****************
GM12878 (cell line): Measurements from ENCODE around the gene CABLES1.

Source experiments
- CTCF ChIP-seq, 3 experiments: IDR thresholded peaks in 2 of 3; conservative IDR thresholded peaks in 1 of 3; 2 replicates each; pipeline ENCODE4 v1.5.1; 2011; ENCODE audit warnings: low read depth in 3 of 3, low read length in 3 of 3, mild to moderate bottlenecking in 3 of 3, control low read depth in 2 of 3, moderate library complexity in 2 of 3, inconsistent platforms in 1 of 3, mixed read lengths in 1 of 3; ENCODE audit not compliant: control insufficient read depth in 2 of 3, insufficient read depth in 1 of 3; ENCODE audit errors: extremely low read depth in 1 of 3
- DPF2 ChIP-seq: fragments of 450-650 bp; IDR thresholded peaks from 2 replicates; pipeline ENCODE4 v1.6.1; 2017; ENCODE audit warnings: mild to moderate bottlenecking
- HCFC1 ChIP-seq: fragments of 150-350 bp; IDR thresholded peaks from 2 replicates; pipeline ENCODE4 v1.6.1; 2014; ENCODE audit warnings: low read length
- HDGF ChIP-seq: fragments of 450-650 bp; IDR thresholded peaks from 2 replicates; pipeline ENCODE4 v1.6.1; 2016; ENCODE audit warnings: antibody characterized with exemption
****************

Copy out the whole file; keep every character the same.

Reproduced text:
GM12878 (cell line): Measurements from ENCODE around the gene CABLES1.

Source experiments
- CTCF ChIP-seq, 3 experiments: IDR thresholded peaks in 2 of 3; conservative IDR thresholded peaks in 1 of 3; 2 replicates each; pipeline ENCODE4 v1.5.1; 2011; ENCODE audit warnings: low read depth in 3 of 3, low read length in 3 of 3, mild to moderate bottlenecking in 3 of 3, control low read depth in 2 of 3, moderate library complexity in 2 of 3, inconsistent platforms in 1 of 3, mixed read lengths in 1 of 3; ENCODE audit not compliant: control insufficient read depth in 2 of 3, insufficient read depth in 1 of 3; ENCODE audit errors: extremely low read depth in 1 of 3
- DPF2 ChIP-seq: fragments of 450-650 bp; IDR thresholded peaks from 2 replicates; pipeline ENCODE4 v1.6.1; 2017; ENCODE audit warnings: mild to moderate bottlenecking
- HCFC1 ChIP-seq: fragments of 150-350 bp; IDR thresholded peaks from 2 replicates; pipeline ENCODE4 v1.6.1; 2014; ENCODE audit warnings: low read length
- HDGF ChIP-seq: fragments of 450-650 bp; IDR thresholded peaks from 2 replicates; pipeline ENCODE4 v1.6.1; 2016; ENCODE audit warnings: antibody characterized with exemption